The Democrats' edge in the House is narrow. With 218 seats needed for a majority, Democrats have won 219 and the Republicans 193, with winners undetermined in 23 races…
The 2018 elections also exposed an extraordinary political realignment in an electorate defined by race, gender, and education that could shape U.S. politics for years to come.
The GOP's successes were fueled by a coalition that's decidedly older, whiter, more male and less likely to have college degrees. Democrats relied more upon women, people of color, young people and college graduates.
Record diversity on the ballot may have helped drive turnout.
Women won at least 85 seats in the House, a record. The House was also getting its first two Muslim women, Massachusetts elected its first black congresswoman, and Tennessee got its first female senator.
One big surprise: The effort to create a new city of Eagles Landing fell apart last night, with both ballot questions losing by large margins. Returns are here.
The word from Stockbridge Mayor Anthony Ford, whose city would have been forced to give up a chunk of its tax base to the new city:
“We are extremely excited and grateful. We are a strong team and we will continue to move forward united as one dynamic community made up of diverse Americans.”
State School Superintendent Richard Woods was the most popular name on Tuesday’s ballot. The Republican incumbent beat Democrat Otha Thornton with 2,034,151 votes, or 53 percent of the vote.
Agriculture Commissioner Gary Black, another GOP incumbent, gathered up 2,026,207 votes, or 53 percent, in his race against Democrat Fred Swann.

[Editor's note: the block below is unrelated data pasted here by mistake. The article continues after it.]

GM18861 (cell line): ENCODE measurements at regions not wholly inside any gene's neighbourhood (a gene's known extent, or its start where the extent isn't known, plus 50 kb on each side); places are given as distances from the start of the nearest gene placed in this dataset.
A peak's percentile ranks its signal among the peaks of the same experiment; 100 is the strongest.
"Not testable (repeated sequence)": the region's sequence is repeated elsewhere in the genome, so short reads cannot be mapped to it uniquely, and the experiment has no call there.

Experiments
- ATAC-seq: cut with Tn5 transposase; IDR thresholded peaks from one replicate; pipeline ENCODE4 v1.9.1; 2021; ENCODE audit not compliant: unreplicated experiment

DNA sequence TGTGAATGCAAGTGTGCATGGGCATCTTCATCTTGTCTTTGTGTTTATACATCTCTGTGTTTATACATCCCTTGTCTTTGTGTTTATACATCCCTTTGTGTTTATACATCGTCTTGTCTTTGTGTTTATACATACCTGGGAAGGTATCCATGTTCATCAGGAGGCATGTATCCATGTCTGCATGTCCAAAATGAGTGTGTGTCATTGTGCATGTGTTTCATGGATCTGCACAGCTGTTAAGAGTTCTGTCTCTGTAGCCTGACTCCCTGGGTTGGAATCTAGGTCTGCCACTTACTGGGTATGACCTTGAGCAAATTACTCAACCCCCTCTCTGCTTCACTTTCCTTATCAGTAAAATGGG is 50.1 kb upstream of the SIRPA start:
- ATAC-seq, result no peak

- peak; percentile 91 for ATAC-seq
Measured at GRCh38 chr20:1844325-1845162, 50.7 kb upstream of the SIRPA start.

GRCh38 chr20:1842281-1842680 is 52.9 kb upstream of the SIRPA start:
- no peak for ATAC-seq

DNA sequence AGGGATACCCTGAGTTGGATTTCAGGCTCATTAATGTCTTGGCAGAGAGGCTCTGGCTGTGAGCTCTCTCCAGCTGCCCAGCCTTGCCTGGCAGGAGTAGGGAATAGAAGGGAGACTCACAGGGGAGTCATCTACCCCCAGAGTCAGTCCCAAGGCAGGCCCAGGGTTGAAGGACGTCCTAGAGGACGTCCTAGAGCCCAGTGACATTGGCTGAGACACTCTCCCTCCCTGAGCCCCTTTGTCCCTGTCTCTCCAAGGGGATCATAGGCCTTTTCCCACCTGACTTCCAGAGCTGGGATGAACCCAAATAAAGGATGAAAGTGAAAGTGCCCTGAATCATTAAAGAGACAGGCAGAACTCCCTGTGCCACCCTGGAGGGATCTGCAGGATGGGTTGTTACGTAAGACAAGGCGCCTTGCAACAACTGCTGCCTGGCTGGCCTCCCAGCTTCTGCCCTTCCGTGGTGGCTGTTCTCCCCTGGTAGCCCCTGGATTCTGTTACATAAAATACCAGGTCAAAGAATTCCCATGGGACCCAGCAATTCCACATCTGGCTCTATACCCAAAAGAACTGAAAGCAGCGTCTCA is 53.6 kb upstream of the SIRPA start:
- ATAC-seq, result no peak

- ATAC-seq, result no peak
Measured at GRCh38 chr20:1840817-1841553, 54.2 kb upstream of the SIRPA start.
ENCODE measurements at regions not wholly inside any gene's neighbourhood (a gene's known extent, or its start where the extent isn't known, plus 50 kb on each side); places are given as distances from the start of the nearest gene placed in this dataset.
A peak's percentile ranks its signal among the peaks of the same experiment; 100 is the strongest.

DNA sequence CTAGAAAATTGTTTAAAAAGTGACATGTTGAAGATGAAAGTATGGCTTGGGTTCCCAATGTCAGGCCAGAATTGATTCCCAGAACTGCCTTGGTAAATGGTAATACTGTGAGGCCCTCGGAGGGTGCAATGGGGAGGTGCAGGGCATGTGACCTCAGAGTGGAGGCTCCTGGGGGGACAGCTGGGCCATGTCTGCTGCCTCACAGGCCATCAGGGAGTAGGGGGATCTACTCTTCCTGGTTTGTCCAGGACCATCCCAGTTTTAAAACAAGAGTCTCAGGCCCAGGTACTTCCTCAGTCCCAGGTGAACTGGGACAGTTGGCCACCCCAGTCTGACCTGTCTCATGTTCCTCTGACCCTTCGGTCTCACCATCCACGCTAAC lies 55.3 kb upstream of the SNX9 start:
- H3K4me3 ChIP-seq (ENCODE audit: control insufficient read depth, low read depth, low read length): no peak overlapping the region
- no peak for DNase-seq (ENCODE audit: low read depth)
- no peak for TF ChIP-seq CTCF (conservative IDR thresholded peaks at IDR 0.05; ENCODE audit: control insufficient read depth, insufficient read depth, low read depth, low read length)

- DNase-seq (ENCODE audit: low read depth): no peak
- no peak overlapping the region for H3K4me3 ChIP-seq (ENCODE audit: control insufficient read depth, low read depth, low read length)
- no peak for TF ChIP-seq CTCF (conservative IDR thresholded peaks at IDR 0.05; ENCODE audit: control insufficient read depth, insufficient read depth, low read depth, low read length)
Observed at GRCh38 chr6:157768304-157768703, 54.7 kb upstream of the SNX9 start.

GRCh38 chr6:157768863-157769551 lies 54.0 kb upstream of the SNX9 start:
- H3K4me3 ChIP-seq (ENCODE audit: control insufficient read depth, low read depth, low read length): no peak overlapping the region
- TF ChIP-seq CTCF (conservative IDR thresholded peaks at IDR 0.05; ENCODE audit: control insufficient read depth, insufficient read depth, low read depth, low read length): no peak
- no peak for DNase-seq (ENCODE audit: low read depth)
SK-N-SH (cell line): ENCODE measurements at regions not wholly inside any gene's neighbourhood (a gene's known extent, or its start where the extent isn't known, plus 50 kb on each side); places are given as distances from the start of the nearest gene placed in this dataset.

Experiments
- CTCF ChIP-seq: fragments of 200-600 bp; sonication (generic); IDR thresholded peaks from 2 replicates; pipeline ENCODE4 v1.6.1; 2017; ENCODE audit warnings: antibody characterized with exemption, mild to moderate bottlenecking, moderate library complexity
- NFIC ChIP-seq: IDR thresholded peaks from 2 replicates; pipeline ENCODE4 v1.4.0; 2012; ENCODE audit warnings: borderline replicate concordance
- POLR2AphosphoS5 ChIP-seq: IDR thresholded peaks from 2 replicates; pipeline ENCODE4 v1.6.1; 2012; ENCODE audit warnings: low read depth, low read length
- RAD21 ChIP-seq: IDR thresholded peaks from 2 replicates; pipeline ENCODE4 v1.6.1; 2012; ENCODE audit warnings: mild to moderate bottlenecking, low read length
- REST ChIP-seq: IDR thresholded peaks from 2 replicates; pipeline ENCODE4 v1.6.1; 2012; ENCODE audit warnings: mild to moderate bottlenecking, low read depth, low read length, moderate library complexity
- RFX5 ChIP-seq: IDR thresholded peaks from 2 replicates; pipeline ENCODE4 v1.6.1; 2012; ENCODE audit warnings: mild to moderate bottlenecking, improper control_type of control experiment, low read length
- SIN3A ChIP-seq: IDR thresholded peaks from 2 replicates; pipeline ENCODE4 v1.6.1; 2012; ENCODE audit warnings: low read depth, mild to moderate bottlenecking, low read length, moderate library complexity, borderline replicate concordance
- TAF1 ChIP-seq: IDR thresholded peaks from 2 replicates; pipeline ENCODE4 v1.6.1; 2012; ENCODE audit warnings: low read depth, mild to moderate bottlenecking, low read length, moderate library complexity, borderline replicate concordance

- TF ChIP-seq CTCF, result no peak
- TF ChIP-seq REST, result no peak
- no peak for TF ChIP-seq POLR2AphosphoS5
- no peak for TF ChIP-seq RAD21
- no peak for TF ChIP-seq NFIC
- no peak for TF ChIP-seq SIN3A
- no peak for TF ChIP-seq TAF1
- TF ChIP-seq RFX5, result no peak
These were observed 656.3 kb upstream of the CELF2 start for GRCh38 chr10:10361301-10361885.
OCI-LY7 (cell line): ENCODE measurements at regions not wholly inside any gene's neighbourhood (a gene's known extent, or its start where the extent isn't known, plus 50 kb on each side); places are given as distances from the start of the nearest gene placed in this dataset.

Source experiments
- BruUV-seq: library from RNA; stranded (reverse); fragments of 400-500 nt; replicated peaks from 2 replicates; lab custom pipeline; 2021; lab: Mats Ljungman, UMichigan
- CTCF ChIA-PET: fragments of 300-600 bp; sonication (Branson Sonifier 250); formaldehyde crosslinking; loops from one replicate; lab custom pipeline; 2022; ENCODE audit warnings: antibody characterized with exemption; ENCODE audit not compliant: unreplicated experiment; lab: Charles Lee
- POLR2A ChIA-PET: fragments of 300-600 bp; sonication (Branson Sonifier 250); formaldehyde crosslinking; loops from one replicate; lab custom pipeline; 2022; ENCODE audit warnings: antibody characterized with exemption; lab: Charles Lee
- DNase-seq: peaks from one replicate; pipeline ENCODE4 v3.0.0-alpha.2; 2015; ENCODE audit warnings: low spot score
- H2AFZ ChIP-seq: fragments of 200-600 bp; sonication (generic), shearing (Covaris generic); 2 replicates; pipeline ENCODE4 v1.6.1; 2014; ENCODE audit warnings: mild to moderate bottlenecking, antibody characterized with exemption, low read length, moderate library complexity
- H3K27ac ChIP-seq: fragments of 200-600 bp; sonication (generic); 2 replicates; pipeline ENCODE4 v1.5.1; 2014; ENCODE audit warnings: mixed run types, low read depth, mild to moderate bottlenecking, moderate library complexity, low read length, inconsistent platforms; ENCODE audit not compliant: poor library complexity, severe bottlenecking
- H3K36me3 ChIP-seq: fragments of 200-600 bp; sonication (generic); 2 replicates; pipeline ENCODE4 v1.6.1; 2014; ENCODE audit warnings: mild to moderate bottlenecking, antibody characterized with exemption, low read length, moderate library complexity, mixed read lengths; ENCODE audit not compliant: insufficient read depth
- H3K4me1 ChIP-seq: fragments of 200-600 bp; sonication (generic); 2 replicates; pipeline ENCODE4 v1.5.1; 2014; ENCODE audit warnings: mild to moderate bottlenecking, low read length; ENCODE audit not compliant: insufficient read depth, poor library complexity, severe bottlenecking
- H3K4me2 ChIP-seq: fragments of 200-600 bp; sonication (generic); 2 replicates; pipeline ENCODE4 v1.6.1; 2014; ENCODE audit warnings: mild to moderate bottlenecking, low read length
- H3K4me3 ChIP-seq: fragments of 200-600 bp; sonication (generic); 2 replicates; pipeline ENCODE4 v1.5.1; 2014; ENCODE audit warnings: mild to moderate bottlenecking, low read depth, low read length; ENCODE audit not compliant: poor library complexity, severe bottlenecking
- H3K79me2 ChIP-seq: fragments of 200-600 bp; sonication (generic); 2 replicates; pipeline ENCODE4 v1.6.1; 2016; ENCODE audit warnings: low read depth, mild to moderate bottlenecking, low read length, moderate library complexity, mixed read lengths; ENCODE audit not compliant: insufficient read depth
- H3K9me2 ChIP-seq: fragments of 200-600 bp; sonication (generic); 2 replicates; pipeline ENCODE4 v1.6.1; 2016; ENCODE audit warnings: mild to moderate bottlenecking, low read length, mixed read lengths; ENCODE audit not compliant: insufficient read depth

In other words, 53 percent was the high-water mark for statewide Republicans on Tuesday – an indication of how the ground has shifted in this state. In 2014, Republican Doug Everett, a Republican incumbent on the PSC, chalked up 68 percent of the vote. Other incumbents, including Secretary of State Brian Kemp, hit the 57 percent mark that year.
Georgia turnout approached 2016 presidential levels, with 3,900,000 votes counted in the race for governor so far. Just over 4 million votes were cast two years ago. Stacey Abrams one-upped the presidential ticket in another way: She outdid Hillary Clinton’s vote total from two years ago. Clinton won 1,877,963 votes. Abrams currently has 1,897,651.
Our AJC colleague Meris Lutz has more on local races here, this is the night’s big one: The five-member Gwinnett County Commission, which hasn’t had a Democratic member in 30 years, gained two on Tuesday. Ben Ku won in District Two, and Marlene Fosque in District Four.
Why does that matter? It bodes well for a referendum on expanding MARTA into the county in March 2019.